KM: You share a great story about some feedback that you received from a participant in the middle of a usability test: “I’m in a hurry, so I’ll do it the long way.” I think everyone of us can relate to that in some way. I’ve been using a Mac for years, and I still know only half of the shortcuts that are available for tools I use every day. In many ways, your book helps designers reach the brass ring of interaction design: seamlessness and transparency. Can you give us an example of how the apparent simplicity of “the long way” for most users could become the short way if we design with the mind in mind?
JJ: Our bank provides a phone service so we can transfer funds between accounts without going to a bank or an ATM machine. We can do it either by using an automated touch-tone-based system or by talking to a human operator. The touch-tone system is faster, but not easy to master. As a computer geek, I took it as a challenge, figured it out, and now use the automated system regularly. In contrast, my wife, a professional photographer who is a whiz at Photoshop and other digital image-editing tools, tried the automated banking system twice and couldn’t make it work. So now, she always waits on the line for a human operator to be free, then does the transfer that way. As far as she is concerned, the automated system had its chance and failed.�She is not interested in learning to use it; she’s content with transferring funds by taking the long way.
KM: From a content perspective, even those in content strategy could benefit from some of the principles you present, because we all have a role to play in creating effective user engagement. Can you discuss a little bit about how interaction designers must consider readability and even terminology.
JJ: Chapter 11 of the book discusses several factors that affect learning. One factor is the vocabulary software uses. If an application’s vocabulary is inconsistent, unfamiliar, or seemingly unrelated to users’ goals, people will have trouble learning to use the software.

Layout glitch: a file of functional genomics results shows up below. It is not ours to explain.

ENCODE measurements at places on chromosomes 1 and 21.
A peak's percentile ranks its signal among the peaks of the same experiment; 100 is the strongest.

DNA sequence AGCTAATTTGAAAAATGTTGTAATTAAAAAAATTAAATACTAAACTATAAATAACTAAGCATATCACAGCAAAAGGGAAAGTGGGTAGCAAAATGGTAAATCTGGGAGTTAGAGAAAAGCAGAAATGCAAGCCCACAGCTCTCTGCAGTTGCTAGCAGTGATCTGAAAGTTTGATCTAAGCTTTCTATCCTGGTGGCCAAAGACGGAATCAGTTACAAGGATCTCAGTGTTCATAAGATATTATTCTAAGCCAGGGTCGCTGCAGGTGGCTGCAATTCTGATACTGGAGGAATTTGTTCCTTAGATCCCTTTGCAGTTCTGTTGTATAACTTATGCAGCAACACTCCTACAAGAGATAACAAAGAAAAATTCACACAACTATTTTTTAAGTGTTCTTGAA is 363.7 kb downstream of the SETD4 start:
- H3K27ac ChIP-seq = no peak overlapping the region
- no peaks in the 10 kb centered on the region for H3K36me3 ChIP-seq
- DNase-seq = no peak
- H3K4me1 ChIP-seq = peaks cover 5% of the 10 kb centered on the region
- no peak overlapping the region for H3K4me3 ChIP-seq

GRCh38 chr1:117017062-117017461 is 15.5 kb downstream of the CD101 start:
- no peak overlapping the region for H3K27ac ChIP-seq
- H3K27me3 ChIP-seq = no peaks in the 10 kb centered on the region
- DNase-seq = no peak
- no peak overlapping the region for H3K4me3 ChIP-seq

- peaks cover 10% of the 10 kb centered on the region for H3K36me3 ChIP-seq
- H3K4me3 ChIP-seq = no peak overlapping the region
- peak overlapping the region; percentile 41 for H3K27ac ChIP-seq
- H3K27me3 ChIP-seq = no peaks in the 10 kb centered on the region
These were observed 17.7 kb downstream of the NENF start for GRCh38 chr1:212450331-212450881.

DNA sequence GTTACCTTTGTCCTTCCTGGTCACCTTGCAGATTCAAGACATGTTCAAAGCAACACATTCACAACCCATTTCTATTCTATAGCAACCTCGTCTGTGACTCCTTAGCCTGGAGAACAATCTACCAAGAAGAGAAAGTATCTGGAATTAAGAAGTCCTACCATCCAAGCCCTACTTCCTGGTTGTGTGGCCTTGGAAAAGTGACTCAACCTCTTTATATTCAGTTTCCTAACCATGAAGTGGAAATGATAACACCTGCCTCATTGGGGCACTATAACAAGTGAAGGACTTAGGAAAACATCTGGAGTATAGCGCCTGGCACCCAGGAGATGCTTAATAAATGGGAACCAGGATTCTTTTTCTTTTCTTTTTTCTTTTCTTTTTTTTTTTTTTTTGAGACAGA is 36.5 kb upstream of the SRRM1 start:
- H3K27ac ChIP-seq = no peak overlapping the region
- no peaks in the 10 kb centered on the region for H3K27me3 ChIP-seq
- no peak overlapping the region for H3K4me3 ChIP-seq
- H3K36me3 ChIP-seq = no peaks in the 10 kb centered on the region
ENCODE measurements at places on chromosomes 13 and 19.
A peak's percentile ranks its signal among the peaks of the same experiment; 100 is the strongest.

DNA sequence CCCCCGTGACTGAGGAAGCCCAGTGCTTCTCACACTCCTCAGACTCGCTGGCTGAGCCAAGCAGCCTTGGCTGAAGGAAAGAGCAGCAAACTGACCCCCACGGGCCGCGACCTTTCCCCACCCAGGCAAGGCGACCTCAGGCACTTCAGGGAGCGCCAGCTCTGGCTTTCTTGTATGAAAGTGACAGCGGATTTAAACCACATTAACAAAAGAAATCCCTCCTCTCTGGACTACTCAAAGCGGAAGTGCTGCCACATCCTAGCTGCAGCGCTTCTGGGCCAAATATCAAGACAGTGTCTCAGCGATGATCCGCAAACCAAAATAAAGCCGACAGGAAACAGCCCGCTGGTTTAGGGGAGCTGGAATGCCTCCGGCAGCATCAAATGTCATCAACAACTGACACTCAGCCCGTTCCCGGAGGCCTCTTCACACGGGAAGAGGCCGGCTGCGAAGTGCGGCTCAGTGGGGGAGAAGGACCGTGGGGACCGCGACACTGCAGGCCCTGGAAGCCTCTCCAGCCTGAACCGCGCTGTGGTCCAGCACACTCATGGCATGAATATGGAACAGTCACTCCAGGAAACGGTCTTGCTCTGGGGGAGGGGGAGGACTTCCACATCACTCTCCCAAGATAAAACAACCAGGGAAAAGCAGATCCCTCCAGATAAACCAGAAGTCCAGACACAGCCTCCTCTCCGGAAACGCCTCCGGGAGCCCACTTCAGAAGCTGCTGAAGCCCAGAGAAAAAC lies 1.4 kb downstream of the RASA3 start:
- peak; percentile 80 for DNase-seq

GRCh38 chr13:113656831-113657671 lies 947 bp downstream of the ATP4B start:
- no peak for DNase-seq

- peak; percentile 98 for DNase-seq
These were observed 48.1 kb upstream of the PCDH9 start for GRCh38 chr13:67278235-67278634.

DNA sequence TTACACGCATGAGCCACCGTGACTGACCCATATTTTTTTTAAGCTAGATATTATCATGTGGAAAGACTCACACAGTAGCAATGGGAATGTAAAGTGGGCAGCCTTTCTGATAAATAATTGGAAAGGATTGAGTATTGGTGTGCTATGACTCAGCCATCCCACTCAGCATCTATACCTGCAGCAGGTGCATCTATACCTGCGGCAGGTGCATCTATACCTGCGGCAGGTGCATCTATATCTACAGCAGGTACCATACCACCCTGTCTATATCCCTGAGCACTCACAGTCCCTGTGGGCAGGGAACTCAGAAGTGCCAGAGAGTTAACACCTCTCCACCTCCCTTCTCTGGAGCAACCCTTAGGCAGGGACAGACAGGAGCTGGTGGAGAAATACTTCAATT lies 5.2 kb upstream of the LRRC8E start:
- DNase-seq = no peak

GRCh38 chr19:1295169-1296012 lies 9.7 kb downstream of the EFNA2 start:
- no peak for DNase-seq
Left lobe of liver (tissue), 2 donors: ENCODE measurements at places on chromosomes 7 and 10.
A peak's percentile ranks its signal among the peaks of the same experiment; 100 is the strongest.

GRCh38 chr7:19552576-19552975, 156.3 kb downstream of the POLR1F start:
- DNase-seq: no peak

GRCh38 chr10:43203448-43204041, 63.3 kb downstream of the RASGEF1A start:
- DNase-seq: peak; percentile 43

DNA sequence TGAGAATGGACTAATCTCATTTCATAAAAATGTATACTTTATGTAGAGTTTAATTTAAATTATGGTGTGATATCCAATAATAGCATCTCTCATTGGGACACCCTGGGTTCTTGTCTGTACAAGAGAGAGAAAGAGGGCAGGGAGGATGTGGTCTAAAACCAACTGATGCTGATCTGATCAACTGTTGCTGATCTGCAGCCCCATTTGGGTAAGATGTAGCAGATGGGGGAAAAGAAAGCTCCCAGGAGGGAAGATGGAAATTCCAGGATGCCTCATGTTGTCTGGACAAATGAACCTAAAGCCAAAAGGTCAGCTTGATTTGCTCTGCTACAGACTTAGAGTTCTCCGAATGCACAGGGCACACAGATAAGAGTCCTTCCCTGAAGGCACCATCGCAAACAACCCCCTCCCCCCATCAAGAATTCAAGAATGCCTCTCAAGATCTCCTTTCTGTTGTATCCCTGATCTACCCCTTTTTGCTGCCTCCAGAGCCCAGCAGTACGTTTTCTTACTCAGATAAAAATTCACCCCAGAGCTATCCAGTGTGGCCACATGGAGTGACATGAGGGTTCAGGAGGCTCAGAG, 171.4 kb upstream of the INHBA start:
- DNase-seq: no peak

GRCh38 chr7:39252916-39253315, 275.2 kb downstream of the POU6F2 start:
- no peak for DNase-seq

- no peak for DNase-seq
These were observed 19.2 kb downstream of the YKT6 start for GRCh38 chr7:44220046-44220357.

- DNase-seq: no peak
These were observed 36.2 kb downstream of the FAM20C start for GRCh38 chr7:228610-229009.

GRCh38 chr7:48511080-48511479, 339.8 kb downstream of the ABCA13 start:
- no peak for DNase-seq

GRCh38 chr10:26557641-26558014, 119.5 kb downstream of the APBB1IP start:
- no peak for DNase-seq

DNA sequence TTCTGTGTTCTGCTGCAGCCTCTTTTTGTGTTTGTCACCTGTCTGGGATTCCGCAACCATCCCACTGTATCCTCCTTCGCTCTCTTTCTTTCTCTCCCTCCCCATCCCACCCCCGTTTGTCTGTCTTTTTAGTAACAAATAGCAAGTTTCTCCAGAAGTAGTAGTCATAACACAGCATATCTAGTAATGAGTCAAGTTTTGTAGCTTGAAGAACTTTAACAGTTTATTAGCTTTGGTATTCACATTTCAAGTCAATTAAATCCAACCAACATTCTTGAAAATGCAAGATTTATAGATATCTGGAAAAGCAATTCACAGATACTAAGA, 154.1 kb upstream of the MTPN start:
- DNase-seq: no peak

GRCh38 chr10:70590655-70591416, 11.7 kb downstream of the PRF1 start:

There is also the issue of how much text a designer should use to present information. Especially on the Web, too much text is a common design error that I described in my previous book, GUI Bloopers 2.0.
KM: I know you’ve just come out with a new book. In writing Designing with the Mind in Mind, what inspired you to write the next one?
JJ: The new book is Conceptual Models: Core to Good Design. I co-authored it with Austin Henderson, and Morgan & Claypool published it in November 2011. Even though an article we wrote for the January–February 2002 issue of Interactions and chapters in both GUI Bloopers 2.0 and Designing with the Mind in Mind discuss conceptual models, we felt that a book would allow us to explain them more clearly, making that design technique accessible to software developers.
KM: I really enjoyed your book and our conversation today, Jeff. I think cognitive, perceptual, and behavioral psychology all play an important role in defining and creating engaging interactions. Your book is an important primer that lets us understand why design is so much more than just color and personal taste. I think anybody whose work involves creating digital user experiences could learn a lot from approaching design with a little more of the users’ mind in mind. Thank you!